Hdl Handle:
http://hdl.handle.net/10147/320705
Title:
Finding horse meat in beef products--a global problem.
Authors:
O'Mahony, P J
Affiliation:
Food Safety Authority of Ireland (FSAI)
Citation:
O'Mahony PJ. Finding horse meat in beef products--a global problem. QJM. 2013, 106 (6):595-7
Journal:
QJM : monthly journal of the Association of Physicians
Issue Date:
Jun-2013
URI:
http://hdl.handle.net/10147/320705
DOI:
10.1093/qjmed/hct087
PubMed ID:
23625529
Additional Links:
http://qjmed.oxfordjournals.org/content/106/6/595.full?keytype=ref&ijkey=RT4eul811q4gGHA
Abstract:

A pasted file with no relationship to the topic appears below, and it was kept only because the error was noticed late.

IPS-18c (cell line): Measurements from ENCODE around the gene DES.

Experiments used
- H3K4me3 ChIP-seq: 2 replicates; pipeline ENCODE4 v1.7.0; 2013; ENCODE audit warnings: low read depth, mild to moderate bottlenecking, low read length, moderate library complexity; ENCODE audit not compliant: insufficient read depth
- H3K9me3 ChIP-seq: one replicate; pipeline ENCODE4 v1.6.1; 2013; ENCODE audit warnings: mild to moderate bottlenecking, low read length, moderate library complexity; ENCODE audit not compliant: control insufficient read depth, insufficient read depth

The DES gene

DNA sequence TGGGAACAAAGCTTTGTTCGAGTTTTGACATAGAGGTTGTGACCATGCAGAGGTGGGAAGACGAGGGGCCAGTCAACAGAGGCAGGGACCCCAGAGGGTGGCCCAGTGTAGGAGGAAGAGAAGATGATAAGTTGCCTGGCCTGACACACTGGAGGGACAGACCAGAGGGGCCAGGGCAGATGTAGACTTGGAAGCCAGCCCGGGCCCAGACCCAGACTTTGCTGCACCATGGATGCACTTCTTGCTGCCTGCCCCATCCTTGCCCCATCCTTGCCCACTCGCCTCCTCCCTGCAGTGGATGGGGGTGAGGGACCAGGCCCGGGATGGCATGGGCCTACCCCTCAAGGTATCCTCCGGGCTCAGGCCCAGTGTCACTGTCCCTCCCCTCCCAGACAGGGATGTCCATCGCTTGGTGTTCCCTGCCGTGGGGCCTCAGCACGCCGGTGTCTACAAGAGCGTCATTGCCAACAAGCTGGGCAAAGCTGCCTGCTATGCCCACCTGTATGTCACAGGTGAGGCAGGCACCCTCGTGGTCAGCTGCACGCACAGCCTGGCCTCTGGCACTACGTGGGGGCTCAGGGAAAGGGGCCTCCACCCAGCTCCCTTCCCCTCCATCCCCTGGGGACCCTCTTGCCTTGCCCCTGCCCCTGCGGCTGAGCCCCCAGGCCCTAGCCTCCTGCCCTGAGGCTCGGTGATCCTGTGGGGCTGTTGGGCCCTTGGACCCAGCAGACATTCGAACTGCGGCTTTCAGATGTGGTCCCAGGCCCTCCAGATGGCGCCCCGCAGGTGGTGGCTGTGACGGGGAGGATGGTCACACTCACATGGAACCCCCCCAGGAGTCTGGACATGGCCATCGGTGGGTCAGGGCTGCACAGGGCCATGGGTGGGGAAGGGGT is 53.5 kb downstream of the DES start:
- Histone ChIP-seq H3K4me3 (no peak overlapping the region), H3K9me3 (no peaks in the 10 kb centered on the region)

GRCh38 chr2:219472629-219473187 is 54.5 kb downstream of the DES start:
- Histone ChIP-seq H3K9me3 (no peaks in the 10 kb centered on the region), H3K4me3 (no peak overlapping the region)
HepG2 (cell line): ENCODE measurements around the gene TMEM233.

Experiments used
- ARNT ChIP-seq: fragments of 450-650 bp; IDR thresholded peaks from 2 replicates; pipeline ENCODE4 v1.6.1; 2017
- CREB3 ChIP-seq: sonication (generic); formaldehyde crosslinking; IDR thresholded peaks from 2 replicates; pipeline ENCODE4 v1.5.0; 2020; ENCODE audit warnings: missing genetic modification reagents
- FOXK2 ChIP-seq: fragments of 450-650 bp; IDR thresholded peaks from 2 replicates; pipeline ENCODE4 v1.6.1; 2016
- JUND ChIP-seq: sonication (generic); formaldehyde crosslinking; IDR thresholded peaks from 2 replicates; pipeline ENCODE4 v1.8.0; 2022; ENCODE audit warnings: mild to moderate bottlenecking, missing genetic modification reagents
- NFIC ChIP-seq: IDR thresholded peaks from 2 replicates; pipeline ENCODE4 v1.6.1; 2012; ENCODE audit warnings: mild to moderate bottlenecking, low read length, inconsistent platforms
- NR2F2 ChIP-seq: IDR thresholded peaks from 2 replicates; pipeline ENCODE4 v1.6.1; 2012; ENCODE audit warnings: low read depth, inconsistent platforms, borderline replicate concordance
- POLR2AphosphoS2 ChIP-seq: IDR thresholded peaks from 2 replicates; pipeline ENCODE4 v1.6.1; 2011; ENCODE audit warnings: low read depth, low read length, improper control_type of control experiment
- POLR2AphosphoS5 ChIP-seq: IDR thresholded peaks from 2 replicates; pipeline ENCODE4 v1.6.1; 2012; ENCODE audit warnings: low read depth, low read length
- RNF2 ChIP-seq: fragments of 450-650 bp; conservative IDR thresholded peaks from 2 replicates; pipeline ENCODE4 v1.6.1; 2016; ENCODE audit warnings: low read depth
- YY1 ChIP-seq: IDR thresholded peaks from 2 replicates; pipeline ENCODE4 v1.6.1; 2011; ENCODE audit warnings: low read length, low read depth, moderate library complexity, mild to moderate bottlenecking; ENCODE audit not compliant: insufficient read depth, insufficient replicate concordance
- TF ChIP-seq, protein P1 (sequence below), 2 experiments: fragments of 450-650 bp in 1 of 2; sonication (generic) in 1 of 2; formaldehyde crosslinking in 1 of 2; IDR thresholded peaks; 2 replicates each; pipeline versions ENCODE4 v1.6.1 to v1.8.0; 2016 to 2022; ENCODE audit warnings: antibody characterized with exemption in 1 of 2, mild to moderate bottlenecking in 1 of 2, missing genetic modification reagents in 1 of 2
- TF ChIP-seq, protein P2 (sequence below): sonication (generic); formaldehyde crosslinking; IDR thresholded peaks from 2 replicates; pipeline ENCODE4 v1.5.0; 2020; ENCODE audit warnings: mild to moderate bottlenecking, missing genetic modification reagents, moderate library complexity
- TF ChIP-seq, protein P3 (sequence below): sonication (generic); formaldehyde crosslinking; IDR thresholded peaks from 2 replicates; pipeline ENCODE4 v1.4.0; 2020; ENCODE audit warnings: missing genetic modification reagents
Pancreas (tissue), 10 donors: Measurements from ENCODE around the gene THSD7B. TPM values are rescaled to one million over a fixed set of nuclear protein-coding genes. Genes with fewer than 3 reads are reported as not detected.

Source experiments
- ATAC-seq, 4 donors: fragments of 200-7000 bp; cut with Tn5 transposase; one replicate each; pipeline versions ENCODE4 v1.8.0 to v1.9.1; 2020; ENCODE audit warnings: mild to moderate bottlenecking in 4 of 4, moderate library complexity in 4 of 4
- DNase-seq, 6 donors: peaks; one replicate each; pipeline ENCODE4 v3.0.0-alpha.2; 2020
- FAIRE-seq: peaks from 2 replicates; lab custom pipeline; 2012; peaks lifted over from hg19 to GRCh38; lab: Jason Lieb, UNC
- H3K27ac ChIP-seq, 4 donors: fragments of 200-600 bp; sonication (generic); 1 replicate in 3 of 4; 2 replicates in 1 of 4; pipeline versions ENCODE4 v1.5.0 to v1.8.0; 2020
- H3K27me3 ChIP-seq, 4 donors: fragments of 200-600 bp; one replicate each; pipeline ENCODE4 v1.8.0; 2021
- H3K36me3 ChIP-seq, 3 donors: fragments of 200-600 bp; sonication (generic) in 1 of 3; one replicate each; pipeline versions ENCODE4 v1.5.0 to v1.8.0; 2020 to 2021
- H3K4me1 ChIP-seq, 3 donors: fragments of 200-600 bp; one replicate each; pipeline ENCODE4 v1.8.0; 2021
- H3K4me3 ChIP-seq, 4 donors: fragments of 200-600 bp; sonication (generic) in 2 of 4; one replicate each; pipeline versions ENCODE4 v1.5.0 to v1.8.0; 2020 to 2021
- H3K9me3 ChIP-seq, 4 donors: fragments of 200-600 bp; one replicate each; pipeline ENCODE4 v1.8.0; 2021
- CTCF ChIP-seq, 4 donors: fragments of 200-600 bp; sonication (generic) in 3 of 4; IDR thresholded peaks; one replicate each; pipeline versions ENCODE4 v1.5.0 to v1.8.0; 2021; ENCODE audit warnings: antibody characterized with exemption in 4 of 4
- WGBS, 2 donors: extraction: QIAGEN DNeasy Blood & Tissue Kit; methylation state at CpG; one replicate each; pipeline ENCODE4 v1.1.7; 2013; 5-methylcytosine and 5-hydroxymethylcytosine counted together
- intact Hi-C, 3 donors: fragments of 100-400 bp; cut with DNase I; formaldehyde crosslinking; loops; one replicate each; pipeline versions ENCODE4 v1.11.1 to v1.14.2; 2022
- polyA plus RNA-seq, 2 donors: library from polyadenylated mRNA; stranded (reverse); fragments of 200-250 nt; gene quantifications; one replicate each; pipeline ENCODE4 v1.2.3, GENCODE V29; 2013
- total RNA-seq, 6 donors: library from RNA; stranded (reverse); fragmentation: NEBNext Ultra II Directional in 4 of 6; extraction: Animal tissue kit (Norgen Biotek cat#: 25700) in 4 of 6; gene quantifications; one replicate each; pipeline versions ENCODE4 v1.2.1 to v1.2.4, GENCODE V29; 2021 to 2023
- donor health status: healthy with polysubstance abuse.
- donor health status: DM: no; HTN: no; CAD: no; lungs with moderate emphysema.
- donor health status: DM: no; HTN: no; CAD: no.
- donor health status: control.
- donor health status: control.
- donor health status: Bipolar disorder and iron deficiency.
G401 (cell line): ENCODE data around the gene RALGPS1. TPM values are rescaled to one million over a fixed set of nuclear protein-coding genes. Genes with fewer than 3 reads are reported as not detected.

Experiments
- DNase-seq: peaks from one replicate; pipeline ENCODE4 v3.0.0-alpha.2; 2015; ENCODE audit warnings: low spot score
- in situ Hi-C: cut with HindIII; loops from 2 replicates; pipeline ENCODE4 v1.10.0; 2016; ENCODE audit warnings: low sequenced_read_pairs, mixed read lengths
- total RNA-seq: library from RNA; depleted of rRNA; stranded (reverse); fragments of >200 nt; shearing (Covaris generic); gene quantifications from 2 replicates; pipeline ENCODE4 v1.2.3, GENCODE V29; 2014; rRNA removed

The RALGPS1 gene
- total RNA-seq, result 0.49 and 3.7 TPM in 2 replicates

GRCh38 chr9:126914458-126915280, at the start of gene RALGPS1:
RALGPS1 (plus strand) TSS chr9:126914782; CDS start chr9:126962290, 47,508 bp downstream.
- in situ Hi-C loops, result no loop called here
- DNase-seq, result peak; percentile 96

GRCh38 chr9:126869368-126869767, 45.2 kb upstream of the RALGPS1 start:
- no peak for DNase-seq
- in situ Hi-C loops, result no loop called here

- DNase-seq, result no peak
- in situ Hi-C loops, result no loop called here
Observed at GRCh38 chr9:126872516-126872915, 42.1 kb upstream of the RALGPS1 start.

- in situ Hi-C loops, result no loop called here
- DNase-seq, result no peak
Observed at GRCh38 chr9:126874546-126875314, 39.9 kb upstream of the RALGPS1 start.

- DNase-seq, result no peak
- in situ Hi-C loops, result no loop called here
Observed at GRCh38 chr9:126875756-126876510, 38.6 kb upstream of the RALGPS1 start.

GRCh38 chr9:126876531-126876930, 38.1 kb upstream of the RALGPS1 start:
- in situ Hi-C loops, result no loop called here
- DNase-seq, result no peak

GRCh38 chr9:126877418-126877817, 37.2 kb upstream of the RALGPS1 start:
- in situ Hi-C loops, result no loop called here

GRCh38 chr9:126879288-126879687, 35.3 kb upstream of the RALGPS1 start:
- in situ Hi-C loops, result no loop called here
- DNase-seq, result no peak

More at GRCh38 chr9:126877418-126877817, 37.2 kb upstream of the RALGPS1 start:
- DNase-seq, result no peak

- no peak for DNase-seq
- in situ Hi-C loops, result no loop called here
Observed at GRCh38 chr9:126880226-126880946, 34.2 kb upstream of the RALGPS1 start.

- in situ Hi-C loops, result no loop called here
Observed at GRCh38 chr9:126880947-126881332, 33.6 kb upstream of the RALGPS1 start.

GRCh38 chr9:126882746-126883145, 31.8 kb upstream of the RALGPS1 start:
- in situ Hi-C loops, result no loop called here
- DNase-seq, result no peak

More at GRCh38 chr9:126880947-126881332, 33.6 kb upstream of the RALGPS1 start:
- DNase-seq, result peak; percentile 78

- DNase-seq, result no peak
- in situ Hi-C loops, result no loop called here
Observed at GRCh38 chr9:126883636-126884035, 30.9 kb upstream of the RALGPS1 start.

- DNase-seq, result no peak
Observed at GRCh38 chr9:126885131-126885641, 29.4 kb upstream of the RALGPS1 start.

The Food Safety Authority of Ireland (FSAI) oversees the implementation of food safety controls in Ireland which are set out in EU and Irish law. The FSAI, a science-based consumer protection organization, has nurtured a close relationship with the scientific community allowing it to utilize the best scientific advice available to underpin risk assessments. In early 2013, a 2-month long investigation in to the authenticity of beef products culminated in the publication of results that demonstrated the presence of horse meat in a frozen burger produced in Ireland. The events that followed revealed a pan-European food fraud which will likely result in significant changes in the way this small section of the meat industry will be regulated in the future in the EU. Although revelations of implicated products and food businesses have relented, the EU-wide investigation is continuing in an effort to determine how a food fraud of this scale could have occurred in such a highly regulated industry and who was involved. The FSAI initially received some criticism after publication of the results, but was also commended for its scientific approach as well as its openness and transparency. The end result of this incident is likely to be that the complexity of the food chain will be addressed again and DNA-based or similar methods will become a regular feature in verifying the authenticity of meat-based foods.